Sunday, September 01, 2013

It's time for a 1% tax for Wall Street

I just read this fascinating article on high speed trading on Wall Street. In the article, we learn that Terrence Hendershott, a professor at the Haas business school at the University of California at Berkeley, has discovered how the biggest Wall Street trading firms can make zero risk trades in the stock market. How could that be?

Some trading firms on Wall Street have figured out how to beat the street by simply having a faster connection to the trading servers that everyone else on Wall Street. This connection gives some traders advance notice of the stock prices thus allowing them to trade on advance information. These very special traders gain advance notice of a stock price due to latency in the network feeds.

If you have your trading server in the same room and connected directly to the servers that manage all trades in the exchange, you learn of the next stock price quote before all others. This is called "latency arbitrage", which means that if you have even a few milliseconds advantage over everyone else, you can trade on that information. With advance information, you can profit on every trade with zero risk.

Does this create jobs? Unless you're a very good programmer, network engineer or lawyer, probably not. But if you are, you're going to make a very good living doing that work for Goldman Sachs and other firms who can weasel in on a good connection to the trading servers.

Does this help the small time investor, you know, the guy who just wants to manage his IRA account? No, it actually drains profits from the people trying to grow their retirement accounts. The money has to go somewhere and it's certainly not going into the value of the stock. All they are doing is taking advantage of a few milliseconds of advance notice of what the stock price will be before they trade a stock. No one else has that kind of information or connections.

This has been going on for years and as computing power increases, so does the frequency of the trades. Traders say that there is no way around this problem, that there will always be someone with an advantage. I'm inclined to agree. The way things are set now, a small, select and privileged class of people can make trades all day long with zero risk. For the rest of us, well, we assume the risk.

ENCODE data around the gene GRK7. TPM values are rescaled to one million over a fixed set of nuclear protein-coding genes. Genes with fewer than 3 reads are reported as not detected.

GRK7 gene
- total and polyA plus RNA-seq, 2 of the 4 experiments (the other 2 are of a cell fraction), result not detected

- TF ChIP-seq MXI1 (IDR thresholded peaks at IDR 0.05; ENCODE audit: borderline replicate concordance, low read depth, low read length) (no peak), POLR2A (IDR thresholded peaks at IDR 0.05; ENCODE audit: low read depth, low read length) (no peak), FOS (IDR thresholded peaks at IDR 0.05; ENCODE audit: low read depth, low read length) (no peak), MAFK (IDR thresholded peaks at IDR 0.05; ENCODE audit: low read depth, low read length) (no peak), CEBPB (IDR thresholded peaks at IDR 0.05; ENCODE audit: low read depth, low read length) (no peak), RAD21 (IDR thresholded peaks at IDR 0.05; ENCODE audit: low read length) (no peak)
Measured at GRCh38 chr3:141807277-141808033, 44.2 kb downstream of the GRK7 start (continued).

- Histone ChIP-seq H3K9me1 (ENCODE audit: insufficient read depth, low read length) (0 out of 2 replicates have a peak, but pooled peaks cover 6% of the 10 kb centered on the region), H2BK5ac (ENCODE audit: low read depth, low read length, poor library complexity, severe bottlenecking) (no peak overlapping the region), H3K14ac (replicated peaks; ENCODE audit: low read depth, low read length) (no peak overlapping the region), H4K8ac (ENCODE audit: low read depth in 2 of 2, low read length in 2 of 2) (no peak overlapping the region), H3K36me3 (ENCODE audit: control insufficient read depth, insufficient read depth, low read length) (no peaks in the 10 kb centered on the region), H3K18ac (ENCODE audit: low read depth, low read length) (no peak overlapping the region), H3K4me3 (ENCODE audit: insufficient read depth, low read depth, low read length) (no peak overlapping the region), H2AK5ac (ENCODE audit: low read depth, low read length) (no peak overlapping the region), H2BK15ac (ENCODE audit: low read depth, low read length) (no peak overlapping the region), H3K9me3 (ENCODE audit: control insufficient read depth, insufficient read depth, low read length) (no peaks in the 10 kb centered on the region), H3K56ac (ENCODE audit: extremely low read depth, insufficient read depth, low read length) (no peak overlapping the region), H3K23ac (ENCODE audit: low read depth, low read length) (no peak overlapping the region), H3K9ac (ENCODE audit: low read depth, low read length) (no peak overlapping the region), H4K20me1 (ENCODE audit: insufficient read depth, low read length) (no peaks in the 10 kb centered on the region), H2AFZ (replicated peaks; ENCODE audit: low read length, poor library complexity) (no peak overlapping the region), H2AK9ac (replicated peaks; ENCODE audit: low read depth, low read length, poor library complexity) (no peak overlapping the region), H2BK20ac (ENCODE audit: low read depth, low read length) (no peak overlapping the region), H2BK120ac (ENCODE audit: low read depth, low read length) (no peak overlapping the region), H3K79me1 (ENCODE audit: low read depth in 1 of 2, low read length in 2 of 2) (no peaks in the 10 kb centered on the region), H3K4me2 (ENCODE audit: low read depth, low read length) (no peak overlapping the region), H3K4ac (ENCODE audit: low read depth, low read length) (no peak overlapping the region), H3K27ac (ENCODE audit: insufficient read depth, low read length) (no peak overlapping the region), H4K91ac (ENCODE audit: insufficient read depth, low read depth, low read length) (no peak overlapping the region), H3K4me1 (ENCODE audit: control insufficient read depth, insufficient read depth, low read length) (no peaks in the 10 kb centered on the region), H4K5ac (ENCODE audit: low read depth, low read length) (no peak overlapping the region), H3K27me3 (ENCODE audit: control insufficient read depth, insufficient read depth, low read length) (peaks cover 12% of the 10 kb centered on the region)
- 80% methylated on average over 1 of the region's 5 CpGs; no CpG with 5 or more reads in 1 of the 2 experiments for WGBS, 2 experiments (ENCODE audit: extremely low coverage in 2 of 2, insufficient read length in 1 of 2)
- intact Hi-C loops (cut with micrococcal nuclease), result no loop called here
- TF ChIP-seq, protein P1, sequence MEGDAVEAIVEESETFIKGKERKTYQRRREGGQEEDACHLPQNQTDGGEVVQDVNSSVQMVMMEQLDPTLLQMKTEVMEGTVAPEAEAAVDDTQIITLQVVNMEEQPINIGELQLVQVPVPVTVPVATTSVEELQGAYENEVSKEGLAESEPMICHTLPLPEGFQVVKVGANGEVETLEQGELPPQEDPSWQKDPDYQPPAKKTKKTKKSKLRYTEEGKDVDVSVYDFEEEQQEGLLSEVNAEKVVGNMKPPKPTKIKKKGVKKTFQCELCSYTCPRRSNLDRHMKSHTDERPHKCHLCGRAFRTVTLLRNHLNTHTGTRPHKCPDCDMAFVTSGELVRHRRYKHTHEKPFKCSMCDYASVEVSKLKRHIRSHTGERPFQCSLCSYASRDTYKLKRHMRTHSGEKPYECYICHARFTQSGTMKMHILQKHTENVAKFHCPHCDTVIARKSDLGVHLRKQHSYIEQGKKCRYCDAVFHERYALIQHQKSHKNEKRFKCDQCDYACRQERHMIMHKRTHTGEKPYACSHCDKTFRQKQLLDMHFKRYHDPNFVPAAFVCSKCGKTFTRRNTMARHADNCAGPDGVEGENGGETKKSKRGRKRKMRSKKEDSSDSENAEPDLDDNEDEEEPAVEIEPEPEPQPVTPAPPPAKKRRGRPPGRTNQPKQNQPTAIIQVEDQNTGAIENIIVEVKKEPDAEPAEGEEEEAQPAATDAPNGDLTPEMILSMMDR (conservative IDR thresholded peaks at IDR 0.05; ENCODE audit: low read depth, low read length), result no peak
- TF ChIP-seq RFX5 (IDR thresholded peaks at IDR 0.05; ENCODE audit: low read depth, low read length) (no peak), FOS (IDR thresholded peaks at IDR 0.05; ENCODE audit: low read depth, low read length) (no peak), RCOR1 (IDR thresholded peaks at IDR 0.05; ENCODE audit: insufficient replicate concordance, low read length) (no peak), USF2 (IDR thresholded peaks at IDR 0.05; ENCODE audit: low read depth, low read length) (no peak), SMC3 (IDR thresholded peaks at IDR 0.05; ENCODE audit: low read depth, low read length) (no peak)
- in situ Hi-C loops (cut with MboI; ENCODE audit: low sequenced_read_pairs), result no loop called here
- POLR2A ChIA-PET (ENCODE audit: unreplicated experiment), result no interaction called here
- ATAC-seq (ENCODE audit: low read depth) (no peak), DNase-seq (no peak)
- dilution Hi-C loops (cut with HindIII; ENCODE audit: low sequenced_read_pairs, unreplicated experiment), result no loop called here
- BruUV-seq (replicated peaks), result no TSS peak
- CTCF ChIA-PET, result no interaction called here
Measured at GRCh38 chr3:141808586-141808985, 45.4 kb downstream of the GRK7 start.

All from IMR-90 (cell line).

There is a suggested solution, to freeze the market at short, regular intervals, so that no one gets advance notice of a change in stock prices. That solution attempts to address the fact that traders who perform latency arbitrage are taking advantage of information that no other traders have and profiting handsomely for it. I can appreciate the suggestion and I think that for awhile, a solution that is tested and shown to be effective could work.

However, I understand a small bit about the hacking world. Let me give you an example. Years ago, when DVDs first came out, they were formatted with an encryption system call CSS. The system would only work in DVD players and on Windows and Mac systems, but not Linux. The encryption system was broken in 3 days by programmers and engineers who wanted to play DVDs on Linux. 3 days. 3 days to break a system that was years in the making.

No matter what system our securities exchanges come up with, the incentives to hack the system to find an unfair advantage are too great. A 1% tax on trades in our exchanges is in order. The United Front Against Austerity has an interesting proposal for such a sales tax. How much money would 1% yield? Well, more than $5 quadrillion passes through Wall Street every year. Hmmm. Our economy is valued at $16 trillion. A qadrillion is one thousand trillions. Do you think we'd have a federal budget deficit anywhere with a small tax on that kind of money? I don't.

A 1% tax on securities trading would hardly be noticed by the small guy, and retirement account trades could be exempted if we wanted - we want that exemption. Such a tax would almost certainly put the kibbosh on high frequency trades and get our economy back to basics. You buy a stock because you believe in what the company does, not to flip it for a few cents profit on thousands of shares every few seconds of every trading day.

A 1% tax on Wall Street trades would most certainly pay for the the federal debt in a year. This is not a pie-in-the-sky dream. Lawmakers are talking about it, but they're doing that talking very quietly. You won't see much about it in the news.

High frequency trading isn't helping anyone except the wealthiest of the wealthy and allows a privileged few to profit on trades with zero risk. It is but one example of how nearly all of the economic benefits of technological innovation are being diverted to the very top. That is behavior that can destroy a democracy and a culture. A 1% tax seems quite reasonable to pay for the messes that kind of behavior can create. Wouldn't you agree?
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